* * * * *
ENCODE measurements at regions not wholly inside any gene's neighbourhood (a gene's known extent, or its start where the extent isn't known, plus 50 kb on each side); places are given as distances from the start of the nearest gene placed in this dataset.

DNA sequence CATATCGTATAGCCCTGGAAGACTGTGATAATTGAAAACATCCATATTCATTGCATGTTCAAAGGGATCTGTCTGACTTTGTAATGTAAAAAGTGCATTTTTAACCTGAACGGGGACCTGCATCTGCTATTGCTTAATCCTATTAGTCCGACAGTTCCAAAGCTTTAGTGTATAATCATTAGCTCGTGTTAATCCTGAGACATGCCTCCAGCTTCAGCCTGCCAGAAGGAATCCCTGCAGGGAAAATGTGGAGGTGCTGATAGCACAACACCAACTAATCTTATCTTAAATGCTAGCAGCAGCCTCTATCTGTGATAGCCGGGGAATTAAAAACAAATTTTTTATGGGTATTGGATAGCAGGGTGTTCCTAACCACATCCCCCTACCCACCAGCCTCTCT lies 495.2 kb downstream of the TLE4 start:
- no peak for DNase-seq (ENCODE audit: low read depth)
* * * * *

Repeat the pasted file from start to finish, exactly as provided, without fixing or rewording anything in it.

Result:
ENCODE measurements at regions not wholly inside any gene's neighbourhood (a gene's known extent, or its start where the extent isn't known, plus 50 kb on each side); places are given as distances from the start of the nearest gene placed in this dataset.

DNA sequence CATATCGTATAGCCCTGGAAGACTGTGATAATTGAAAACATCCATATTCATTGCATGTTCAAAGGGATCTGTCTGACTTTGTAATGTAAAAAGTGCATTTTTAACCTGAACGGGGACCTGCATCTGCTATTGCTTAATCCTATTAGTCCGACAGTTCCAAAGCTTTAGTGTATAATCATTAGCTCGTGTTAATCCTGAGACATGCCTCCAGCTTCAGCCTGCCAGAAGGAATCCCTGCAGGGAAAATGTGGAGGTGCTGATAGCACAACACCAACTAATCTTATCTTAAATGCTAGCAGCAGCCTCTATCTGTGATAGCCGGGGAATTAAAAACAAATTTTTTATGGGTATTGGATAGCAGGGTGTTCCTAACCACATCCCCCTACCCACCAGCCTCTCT lies 495.2 kb downstream of the TLE4 start:
- no peak for DNase-seq (ENCODE audit: low read depth)